- US stocks rallied further on Thursday as investors turned increasingly bullish toward the prospect of divided government.
- Healthcare and tech stocks drove indexes higher. A split government would likely fail to further regulate and tax the industries as Democrats had hoped.
- New US weekly jobless claims ticked lower to 751,000 for the week that ended on Saturday. The reading came in above economist expectations, but still marked a decline from the prior week’s revised total.
- Oil pared losses and hovered at its previous closing level. West Texas Intermediate crude fell as much as 2.3%, to $38.27 per barrel, before rebounding.
- Watch major indexes update live here.
US equities continued to climb on Thursday as dwindling prospects of a Democratic sweep lifted sectors prone to regulation.
Tech and healthcare stocks boosted indexes as investors increased bets on the industries. Chances of a blue wave election outcome initially fueled fears of increased industry scrutiny and tax hikes. With Republicans poised to hold control of the Senate, Wall Street is turning around on the growth favorites.
Risk markets continue to thrive as the outcome of the US presidential election remains uncertain. Former Vice President Joe Biden emerged victorious in Michigan and Wisconsin on Wednesday, but his lead has tightened in Arizona and Nevada.
President Donald Trump’s leads in Georgia and Pennsylvania similarly narrowed overnight as both states continued to count mail-in ballots. Should either state swing in Biden’s favor, the Democratic candidate would be within spitting distance of winning the presidency.
Here’s where US indexes stood shortly after the 9:30 a.m. ET open on Thursday:
Read more: An advisor at the world’s largest wealth manager breaks down why a Biden win and a split congress is the best long-term outcome for markets — and says investors should look to these 4 sub-sectors for ongoing gains
The Thursday surge mimics Wednesday’s upswing. The Dow gained 368 points and the Nasdaq leaped to its highest since April as investors turned more bullish toward the prospect of a divided government. While a massive stimulus package will be harder to pass with a split Congress, the election’s outcome suggests President Trump’s corporate tax cuts and less-strict regulations will stay in effect.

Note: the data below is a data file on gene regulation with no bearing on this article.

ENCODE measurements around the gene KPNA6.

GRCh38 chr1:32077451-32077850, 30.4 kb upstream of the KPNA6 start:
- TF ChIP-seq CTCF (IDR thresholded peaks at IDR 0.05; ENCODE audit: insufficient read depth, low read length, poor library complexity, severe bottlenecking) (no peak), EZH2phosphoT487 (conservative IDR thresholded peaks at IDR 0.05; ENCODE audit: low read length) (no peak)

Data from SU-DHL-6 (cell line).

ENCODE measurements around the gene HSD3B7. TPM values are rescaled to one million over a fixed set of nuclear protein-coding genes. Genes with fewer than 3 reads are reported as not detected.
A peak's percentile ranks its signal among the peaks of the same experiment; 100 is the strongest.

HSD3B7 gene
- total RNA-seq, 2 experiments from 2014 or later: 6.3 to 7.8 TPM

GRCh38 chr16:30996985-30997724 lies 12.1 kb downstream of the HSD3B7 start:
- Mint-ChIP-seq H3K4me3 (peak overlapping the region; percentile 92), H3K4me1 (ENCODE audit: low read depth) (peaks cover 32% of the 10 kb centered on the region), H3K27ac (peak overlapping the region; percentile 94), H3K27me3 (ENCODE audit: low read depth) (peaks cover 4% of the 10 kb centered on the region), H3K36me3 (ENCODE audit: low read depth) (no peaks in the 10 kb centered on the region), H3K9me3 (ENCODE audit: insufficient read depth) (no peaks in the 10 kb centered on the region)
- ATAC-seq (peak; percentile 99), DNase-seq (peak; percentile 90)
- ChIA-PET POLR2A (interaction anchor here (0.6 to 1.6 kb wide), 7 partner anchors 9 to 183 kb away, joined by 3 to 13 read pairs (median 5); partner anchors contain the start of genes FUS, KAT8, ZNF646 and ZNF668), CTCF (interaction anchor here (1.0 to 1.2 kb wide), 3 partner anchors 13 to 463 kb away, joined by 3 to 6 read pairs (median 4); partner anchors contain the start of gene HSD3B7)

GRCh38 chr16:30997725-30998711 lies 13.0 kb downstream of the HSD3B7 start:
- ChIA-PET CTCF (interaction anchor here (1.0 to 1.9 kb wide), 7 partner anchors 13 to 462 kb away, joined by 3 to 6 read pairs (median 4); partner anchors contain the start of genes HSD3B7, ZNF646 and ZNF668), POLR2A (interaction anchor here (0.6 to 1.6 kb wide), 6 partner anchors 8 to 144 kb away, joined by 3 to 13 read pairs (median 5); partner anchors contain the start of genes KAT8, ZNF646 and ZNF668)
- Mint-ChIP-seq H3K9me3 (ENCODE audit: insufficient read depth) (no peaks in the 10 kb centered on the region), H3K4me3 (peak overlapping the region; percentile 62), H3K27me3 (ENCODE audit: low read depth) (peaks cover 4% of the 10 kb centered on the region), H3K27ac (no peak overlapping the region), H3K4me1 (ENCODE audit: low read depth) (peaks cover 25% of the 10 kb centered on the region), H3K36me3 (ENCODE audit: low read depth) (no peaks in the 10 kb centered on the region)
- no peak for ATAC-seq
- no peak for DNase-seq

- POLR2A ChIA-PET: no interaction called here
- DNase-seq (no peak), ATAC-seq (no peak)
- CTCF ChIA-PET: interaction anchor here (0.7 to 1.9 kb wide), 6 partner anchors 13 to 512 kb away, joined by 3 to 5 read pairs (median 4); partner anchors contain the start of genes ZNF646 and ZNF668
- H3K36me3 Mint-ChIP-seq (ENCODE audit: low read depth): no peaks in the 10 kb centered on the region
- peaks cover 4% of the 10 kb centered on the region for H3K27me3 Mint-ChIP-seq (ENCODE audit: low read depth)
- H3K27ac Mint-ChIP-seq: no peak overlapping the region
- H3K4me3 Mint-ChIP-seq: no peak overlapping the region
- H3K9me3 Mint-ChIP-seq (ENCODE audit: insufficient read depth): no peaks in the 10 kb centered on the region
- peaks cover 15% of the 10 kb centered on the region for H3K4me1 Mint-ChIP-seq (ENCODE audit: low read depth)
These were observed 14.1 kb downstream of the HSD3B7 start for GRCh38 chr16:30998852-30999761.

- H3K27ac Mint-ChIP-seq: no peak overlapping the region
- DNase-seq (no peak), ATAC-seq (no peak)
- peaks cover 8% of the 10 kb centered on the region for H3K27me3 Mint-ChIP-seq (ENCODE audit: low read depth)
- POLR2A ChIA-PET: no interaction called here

On the economic data front, weekly jobless claims ticked lower once again while remaining above pre-pandemic highs. New US claims for unemployment benefits totaled 751,000 for the week that ended Saturday, according to the Labor Department. That came in above the median economist estimate of 735,000 but still marked a decline from the previous week’s revised total.
Continuing claims, which track Americans receiving unemployment benefits, fell to roughly 7.3 million for the week that ended October 24. The reading is slightly above economist expectations.
Wall Street will be looking to the Federal Reserve Thursday afternoon for any hints at future easing policy. Federal Open Market Committee officials are expected to keep interest rates near zero and maintain the Fed’s current pace of asset purchases. The stifled chances of an outsized stimulus bill in early 2021 places more focus on the central bank to drive the US economic recovery.
General Motors leaped after strong truck and SUV sales in North America and China led its third-quarter profit to outperform estimates. Earnings per share of $2.83 nearly doubled Wall Street’s expectation.
Aurora Cannabis rallied as Biden’s strengthening lead in the presidential race lifted hopes for federal decriminalization of marijuana. Other cannabis stocks gained in early trading.
Bitcoin closed in on $15,000 after breaching the $14,000 resistance level on Wednesday.
Read more: Iconiq Capital, which counts some of the world’s most influential families as clients, broke down the investment implications of the US election. Here are the highlights of its 23-page presentation.
Spot gold jumped as much as 1.6%, to $1,932.96 per ounce, at intraday highs. The precious metal’s climb placed it at its highest point since mid-October and pushed prices above their 50-day moving average.
The US dollar continued to fall against major currency peers. Treasury yields were mostly unchanged.
Oil prices erased early gains and wavered at their previous closing levels. West Texas Intermediate crude fell as much as 2.3%, to $38.27 per barrel, before rebounding. Brent crude, oil’s international benchmark, sank 2.2%, to $40.33 per barrel, at intraday lows.
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